Thanks Dave - lol!!
The True Meaning of Thanksgiving
by David LeSueur
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Article Contributed on: 11/16/2009 3:51:12 PM
Every year about this time I like to remind my family of the True Meaning of Thanksgiving. No, I am not talking about the Pilgrims and the Indians in the 17 th Century. Rather, I am talking about a housewife and a milkman in Burbank, California in the 1960s.
Thanksgiving in Southern California does not feel like a Fall holiday. The temperature is more likely to be in the 80s than in the 50s. But I spent my childhood there and can attest that we had the same traditions as the rest of the country. For example, the day always began with my brothers and father sitting in front of the TV to watch the Lions play the Packers. When we were really young, after watching the game, we would put on our plastic football helmets and shoulder pads. Then we would throw the football around pretending we were Bill Wade and Jon Arnett and Del Shofner.
At some point we were old enough to play actual football games with other kids in the neighborhood. The street was our playing field and one year someone even painted little yard markers in it.The curb on either side was the out-of-bounds line, which meant the field was pretty narrow. Sometimes there was a car parked in the street and that made for some interesting play calls (Bill, you go down and out to the left, run around the blue car, jump over the bicycle, then go long - I'll fake it to you).
Mom's Thanksgiving Day was the same every year. She would get up at 4 am to put the turkey in the oven. She would go back to bed for a couple of hours, then get up again to start baking rolls, peeling potatoes and making the rest of the Thanksgiving meal. We usually ate at 3 or 4 in the afternoon, and then Mom and Dad and the other adults cleaned up the leftovers and did the dishes.
I never heard her complain about Thanksgiving. She genuinely liked cooking and all of the related work - except getting up at 4 a.m. "Can't you get someone else to get up and get the turkey started?" one of her friends asked. So one year she came up with a plan. She would prepare the turkey the night before, place it in the oven and set the oven to the right temperature. This was before oven timers so she still needed someone to get up and turn the oven on - a simple, but important task. We grew up watching Father Knows Best and Leave It To Beaver, so it is not surprising that she asked for help from the most dependable man she knew - our milkman.
There were four children in our family and we drank a lot of milk, so having a milkman was a necessary luxury. And our relationship with this particular milkman was such that he had a key to the house. Each Monday and Thursday, he came to the house early in the morning while we were all sleeping.He unlocked the door, brought the milk into the house, opened the refrigerator and put the milk inside. Since he was inside our kitchen at the right time of day, Mom thought he would be happy to help her on Thanksgiving morning. Mom wrote a note for him that said "Please turn on the oven. The temperature is already set." So that special Thanksgiving, Mom got to sleep in.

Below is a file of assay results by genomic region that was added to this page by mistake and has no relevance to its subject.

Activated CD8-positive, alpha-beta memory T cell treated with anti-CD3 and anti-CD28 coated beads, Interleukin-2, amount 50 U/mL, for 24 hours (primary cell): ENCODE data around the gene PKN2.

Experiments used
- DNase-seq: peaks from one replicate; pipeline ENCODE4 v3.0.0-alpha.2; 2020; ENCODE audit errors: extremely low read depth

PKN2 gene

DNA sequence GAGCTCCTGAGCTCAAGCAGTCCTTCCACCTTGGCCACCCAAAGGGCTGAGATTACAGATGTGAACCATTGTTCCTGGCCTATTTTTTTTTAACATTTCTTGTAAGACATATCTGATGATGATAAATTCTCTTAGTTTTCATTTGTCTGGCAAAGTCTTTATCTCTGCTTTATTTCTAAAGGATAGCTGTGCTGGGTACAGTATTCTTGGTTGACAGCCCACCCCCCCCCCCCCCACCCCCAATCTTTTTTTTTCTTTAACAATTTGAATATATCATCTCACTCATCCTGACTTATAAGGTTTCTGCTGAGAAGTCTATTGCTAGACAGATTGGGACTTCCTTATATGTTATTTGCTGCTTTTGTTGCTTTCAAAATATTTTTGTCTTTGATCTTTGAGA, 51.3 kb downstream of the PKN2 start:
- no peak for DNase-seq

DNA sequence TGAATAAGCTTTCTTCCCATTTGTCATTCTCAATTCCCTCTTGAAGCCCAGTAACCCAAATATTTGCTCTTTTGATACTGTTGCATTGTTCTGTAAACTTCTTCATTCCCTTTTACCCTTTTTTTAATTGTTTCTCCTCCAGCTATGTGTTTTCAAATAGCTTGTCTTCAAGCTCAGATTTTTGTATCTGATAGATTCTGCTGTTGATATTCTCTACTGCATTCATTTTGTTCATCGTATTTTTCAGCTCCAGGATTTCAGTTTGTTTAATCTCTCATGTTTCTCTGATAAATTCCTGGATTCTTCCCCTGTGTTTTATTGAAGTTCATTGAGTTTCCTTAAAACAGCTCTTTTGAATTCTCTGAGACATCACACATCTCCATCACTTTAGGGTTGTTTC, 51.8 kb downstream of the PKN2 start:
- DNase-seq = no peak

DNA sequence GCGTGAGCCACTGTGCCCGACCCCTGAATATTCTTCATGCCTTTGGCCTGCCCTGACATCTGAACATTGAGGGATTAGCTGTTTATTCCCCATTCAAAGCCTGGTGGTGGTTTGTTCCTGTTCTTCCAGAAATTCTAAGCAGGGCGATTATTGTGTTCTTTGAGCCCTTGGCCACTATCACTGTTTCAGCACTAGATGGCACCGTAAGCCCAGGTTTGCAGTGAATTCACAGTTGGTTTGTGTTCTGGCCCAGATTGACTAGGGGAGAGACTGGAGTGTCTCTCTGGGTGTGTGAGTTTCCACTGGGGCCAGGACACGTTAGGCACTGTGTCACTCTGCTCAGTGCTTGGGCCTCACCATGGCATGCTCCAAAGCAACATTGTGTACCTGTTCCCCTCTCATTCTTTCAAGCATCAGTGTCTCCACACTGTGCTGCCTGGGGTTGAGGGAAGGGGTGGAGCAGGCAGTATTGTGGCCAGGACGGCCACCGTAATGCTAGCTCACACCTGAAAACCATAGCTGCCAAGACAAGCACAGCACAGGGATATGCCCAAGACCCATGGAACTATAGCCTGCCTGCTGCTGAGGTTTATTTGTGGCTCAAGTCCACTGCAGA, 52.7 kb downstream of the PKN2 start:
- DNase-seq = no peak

Over the years we have enhanced the story. The milkman didn't just turn the oven on, he got the turkey out of the refrigerator and placed it in the oven. In fact, he made the dressing and stuffed the turkey. And then he came back after dinner and helped us do the dishes!
This year I am thinking about having our grandchildren reenact the Festival of the Milkman. Matthew can dress up in white suit and a white hat and be the milkman. Trevor, Ryan and Sarah can pretend to sleep while the milkman walks up to the house with our milk, reaches into his pocket to get our key and then notices the note on the door. He reads it, unlocks the door and enters our house. He opens the refrigerator and places the milk inside.He walks past the kitchen table to the oven and dramatically turns it on. He leaves our house. Then our family wakes up to the wonderful smell of turkey. They come to the kitchen and are surprised to find the turkey cooking. The kids jump up and down with joy. Mom cries. It is a miracle.
The Thanksgiving Program will also give us a chance to explain to our grandchildren how dangerous it was to be a milkman. They drove in trucks with no seatbelts. They carried milk to each house (in breakable glass bottles) without wearing safety goggles or a helmet. They had no GPS to prevent them from getting lost, no cell phone to call for help in case of trouble.
It's amazing milkmen lived as long as they did.
David LeSueur lives with his wife Mary in Littleton, Colorado. Their milkman, who comes twice a week, does not have a key to their house.